Kindergarten Ready list

Updated: Dec 24, 2021

We intend to provide valuable and easy-to-understand information to assist you in your parenting journey. The post may contain affiliate links meaning if you make a purchase through our links, we may earn a small commission (NO additional cost to you). Prices and availability are accurate when publishing this post and are subject to change. For full disclosure, please click here.

Thank you for supporting us.

Let's dive into our topic!


The idea that simply because your child turns five they are ready for kindergarten is outdated. Experts at the Cleveland Clinic explain that age is not the sole determining factor in whether your child is prepared to start school. Instead, they suggest that you look at your child’s motor skills, attention span, and social skills.




Many schools offer screenings to help assess if your child is ready to jump into kindergarten. Parents will sometimes choose to delay enrollment by a year to give their children more time to catch up. There is even a term called “academic redshirting” that highlights how some parents choose to hold back their child an additional year, hoping they can give them a physical advantage when it comes to sports. Ultimately, the decision is yours. You know your child better than anyone. If you need some extra clues to see if your child is ready for kindergarten, the educational experts at Scholastic urge you to look for the following signs.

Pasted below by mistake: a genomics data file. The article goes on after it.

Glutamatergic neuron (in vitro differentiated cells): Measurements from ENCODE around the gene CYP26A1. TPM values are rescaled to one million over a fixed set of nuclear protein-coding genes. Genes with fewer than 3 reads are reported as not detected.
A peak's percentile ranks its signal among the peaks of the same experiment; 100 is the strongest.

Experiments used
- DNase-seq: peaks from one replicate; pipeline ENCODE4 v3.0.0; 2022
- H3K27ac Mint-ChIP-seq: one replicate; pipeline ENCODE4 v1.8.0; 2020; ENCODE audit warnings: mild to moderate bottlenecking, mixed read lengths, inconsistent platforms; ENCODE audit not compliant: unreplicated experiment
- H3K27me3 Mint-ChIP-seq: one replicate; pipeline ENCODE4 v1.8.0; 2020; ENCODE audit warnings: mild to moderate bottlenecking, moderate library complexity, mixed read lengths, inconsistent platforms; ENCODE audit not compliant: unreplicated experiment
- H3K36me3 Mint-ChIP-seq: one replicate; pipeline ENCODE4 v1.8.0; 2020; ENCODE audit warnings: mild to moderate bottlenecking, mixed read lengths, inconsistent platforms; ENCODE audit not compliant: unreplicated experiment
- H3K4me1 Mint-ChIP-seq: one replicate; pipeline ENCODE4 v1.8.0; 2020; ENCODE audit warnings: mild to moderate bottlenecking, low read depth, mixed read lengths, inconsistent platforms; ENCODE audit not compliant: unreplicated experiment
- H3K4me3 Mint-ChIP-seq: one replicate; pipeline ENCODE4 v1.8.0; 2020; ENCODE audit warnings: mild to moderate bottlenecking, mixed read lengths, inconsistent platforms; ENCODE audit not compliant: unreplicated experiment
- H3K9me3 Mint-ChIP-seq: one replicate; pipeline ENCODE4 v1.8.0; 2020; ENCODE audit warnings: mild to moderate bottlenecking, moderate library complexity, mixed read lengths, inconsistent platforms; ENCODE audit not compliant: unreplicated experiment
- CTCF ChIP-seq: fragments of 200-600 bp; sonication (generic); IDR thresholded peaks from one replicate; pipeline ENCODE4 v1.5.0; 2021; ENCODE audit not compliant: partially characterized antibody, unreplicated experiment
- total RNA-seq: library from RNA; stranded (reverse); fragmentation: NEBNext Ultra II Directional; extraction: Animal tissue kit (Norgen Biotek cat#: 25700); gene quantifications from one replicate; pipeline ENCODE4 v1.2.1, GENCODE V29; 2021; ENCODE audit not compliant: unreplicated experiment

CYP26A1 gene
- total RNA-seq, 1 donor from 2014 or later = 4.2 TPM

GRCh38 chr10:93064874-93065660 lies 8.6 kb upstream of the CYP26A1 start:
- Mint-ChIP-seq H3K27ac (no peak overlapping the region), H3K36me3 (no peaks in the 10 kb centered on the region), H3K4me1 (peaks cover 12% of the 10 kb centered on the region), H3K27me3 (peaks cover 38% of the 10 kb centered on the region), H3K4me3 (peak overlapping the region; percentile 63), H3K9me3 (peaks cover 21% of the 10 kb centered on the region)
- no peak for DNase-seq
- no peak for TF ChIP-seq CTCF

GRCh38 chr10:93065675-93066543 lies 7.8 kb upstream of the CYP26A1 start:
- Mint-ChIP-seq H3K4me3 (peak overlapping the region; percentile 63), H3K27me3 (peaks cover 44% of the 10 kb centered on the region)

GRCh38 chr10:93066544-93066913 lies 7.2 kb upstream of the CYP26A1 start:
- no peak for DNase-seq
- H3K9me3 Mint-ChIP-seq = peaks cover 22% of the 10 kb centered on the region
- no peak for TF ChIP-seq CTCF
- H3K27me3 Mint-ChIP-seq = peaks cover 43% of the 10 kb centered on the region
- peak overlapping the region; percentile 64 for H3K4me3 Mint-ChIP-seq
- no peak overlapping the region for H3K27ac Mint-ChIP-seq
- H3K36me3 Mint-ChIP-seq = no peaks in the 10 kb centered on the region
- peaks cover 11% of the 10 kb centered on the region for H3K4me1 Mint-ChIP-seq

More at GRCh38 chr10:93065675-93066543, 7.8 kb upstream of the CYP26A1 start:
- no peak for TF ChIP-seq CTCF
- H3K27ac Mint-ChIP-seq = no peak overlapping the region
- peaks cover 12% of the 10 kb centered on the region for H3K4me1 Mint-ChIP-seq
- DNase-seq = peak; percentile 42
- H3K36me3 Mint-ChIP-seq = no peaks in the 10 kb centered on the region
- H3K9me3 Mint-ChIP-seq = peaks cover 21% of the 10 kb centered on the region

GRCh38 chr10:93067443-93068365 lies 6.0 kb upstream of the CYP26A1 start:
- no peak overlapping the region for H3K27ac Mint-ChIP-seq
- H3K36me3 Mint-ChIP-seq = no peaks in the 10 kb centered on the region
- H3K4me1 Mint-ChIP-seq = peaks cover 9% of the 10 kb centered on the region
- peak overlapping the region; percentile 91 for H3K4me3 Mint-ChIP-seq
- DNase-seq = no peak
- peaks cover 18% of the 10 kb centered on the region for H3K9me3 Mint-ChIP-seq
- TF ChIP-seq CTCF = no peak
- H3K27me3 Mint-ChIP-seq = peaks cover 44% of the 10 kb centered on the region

Your child may be ready for kindergarten if they can:


1. Take care of their own bathroom needs: They can recognize when they need to use the restroom, ask their teacher to go, and know how to clean themselves properly afterward.



2. Carry their own backpack



3. Open their lunchbox and repack it when they are done



4. Clean up after themselves



5. Spell and write their first name



6. Recite at least one of their parents’ phone numbers



7. Tell you their home address



8. Dress themselves



9. Share with others



10. Introduce themselves to other children



11.Hold a pencil



12. Identify some letters, numbers and common words



13. Sort objects by size, shape, color, and number



14. Speak in full sentences



15. Listen to directions



16. Play kindly with others



17. Work independently for 10 minutes


If you are still conflicted about whether or not to send your child to school this year, consult an expert. Maybe your child excels in academics, but they are socially struggling. A teacher or guidance counselor can explain how social skills can be developed in the classroom as your child builds confidence. Or, perhaps your child is begging to get on the school bus with their siblings, but their motor skills are lagging and they cannot perform some basic tasks by themselves yet. A professional can advise you on whether delaying enrollment will allow them to catch up to other kids so they can be in a better position to succeed next year. Trust your instincts and you will make the best possible decision for your child.


 


 





17 views0 comments

Recent Posts

See All